1887

An approach to the swollen avian eye

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Abstract

A simple presentation of ‘swollen eye’ could be the result of a panoply of diseases. Most of these conditions are difficult to treat and management, rather than treatment, may be required. This chapter explains the processes of ophthalmic examination, approaching infraorbital sinusitis, approaching conjunctivitis and differentiating globe enlargement and exophthalmos. : Conure with squamous cell carcinoma; Budgerigar with a retrobulbar mass; Magpie with avian poxvirus.

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Figures

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21.1 Generalized swelling of the ocular region in an African Grey Parrot. Trauma caused by another bird resulted in laceration of the third eyelid and a retrobulbar abscess. The globe was unaffected. (© John Chitty)
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21.2 Tick bite reaction in a Tawny Owl. A localized tick bite reaction in the lower lid of a Harris’ Hawk. (© John Chitty)
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21.3 The periocular swelling in this pigeon is caused by avian poxvirus infection.
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21.4 Infraorbital sinus neoplasia is uncommon; lymphoma is the most frequent type, as there is a large amount of lymphoid tissue in this region. The solid bilateral swellings in this African Grey Parrot were diagnosed as lymphoma by examination of fine-needle aspirates. (© John Chitty)
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21.5 Fluid swelling on the dorsal part of the infraorbital sinus in an Amazon parrot. (© John Chitty)
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21.6 Amazon parrot with air-filled periocular swelling and cervicocephalic air sac obstruction.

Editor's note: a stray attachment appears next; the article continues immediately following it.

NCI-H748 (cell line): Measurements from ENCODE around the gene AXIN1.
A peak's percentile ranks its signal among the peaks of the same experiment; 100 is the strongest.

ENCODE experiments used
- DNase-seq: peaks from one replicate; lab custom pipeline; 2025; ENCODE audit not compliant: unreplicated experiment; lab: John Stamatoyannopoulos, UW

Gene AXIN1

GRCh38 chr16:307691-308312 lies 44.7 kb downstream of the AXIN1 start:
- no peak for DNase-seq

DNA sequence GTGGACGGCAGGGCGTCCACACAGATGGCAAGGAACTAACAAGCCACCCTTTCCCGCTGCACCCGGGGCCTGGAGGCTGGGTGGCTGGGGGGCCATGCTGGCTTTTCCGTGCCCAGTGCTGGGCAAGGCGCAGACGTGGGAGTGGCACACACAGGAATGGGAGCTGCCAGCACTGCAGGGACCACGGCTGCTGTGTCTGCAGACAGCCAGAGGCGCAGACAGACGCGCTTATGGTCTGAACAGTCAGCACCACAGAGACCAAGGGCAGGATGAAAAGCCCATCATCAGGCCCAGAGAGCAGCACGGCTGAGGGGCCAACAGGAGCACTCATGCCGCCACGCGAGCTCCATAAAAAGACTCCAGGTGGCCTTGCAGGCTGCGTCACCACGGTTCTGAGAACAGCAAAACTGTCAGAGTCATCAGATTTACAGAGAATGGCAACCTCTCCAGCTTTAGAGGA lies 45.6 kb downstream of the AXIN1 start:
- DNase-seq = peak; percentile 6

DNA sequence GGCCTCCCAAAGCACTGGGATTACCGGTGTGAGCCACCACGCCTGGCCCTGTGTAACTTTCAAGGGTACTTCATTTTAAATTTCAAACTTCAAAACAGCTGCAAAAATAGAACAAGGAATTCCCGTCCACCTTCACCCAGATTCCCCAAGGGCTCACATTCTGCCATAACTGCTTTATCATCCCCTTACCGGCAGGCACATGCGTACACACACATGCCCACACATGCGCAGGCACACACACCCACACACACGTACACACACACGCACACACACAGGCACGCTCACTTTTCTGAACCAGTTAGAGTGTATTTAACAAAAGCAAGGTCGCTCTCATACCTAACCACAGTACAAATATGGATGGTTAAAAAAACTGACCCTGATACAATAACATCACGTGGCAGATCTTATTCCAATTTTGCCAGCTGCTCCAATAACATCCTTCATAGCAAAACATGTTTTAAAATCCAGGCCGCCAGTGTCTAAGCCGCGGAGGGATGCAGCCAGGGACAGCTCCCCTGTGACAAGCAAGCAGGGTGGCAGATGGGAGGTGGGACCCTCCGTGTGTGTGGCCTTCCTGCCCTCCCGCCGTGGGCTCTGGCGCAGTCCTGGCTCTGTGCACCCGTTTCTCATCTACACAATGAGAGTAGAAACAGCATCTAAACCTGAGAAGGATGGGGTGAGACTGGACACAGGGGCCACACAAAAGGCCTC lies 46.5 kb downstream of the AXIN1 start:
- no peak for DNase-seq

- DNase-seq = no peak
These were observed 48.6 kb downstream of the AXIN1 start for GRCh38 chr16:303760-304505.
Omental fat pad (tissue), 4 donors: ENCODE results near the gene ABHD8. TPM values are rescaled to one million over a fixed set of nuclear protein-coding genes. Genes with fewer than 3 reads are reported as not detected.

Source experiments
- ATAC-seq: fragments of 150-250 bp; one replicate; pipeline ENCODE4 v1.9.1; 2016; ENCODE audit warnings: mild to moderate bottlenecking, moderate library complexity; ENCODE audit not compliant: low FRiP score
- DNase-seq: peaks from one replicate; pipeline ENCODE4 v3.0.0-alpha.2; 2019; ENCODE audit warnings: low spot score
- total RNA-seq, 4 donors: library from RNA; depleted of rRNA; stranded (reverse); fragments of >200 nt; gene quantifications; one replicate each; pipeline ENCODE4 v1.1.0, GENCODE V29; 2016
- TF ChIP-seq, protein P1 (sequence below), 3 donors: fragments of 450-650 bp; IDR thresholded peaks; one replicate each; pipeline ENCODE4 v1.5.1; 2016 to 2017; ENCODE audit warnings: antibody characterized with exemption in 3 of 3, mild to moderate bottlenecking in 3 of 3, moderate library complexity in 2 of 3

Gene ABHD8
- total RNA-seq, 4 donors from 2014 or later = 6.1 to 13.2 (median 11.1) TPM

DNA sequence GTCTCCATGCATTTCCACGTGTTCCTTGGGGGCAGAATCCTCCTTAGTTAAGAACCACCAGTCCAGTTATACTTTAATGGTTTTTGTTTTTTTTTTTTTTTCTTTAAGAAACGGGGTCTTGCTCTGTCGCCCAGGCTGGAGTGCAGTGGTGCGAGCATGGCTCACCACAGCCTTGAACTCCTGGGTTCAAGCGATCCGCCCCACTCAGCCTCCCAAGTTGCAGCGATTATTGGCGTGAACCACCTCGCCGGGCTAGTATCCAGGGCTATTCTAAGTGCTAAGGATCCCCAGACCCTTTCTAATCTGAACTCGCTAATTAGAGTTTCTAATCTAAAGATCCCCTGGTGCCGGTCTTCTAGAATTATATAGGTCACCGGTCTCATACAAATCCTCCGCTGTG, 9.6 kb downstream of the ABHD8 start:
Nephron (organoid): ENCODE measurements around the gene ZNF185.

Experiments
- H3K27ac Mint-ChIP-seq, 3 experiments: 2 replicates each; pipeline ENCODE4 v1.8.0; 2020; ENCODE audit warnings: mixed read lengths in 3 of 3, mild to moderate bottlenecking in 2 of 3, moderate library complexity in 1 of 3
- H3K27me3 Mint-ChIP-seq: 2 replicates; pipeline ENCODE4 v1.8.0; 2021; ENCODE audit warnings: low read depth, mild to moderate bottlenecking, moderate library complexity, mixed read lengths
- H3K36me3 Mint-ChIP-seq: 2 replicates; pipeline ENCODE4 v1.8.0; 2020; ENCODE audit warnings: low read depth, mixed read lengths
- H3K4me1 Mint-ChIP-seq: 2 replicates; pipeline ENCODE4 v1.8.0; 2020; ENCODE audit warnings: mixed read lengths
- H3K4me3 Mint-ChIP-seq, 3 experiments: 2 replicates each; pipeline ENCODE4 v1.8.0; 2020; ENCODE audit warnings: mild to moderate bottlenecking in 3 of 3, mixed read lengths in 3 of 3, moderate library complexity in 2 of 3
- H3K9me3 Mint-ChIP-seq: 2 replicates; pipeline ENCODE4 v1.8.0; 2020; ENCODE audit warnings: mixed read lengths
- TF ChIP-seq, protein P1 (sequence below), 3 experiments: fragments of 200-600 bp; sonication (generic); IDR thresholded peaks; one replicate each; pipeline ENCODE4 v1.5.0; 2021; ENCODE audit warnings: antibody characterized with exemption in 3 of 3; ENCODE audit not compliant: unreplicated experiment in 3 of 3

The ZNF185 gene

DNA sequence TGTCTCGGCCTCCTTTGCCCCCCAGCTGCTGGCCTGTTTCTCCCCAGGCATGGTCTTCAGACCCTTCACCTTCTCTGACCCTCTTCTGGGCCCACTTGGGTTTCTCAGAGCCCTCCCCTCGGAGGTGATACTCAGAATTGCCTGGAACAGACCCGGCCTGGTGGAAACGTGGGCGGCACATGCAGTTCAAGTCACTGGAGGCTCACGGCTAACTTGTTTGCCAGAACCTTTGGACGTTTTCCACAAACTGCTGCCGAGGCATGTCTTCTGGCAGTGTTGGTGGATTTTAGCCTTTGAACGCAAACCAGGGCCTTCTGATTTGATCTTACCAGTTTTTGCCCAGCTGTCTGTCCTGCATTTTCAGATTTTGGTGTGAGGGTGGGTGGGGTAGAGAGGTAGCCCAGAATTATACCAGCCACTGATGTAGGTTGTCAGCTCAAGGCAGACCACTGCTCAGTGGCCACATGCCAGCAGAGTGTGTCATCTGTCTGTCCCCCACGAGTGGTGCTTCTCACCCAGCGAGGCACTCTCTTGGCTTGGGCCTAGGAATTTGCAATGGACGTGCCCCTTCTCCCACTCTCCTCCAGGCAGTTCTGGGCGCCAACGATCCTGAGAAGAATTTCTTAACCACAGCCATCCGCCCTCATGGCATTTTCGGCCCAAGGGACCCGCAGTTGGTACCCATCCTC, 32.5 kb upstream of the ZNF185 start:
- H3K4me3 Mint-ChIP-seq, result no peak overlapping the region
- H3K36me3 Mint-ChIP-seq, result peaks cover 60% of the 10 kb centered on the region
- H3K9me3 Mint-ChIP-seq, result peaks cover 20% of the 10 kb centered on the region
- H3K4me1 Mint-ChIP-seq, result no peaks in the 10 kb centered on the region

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21.7 Chicken with a classic infraorbital sinusitis. The globe appears normal but vision is impeded by the swelling below the eye.
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21.8 The severe infraorbital sinusitis in this peahen has formed a fibriscess where surgical removal of the inflammatory mass is necessary.
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21.9 The periocular swelling in this African Grey Parrot with sinusitis has been identified early enough that flushing can alleviate the signs.
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21.10 Cockatiel with chemotic conjunctivitis; the swollen conjunctiva severely impedes vision. This condition is responsive to topical antibiotic drops.
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21.12 Having prepared the eye aseptically and debrided the eyelid margins, the eye is dissected free by means of cutting the muscular attachments. Having removed the eye (usually piecemeal), the third eyelid is removed and the lid edges opposed using two layers of simple continuous sutures. (© John Chitty)
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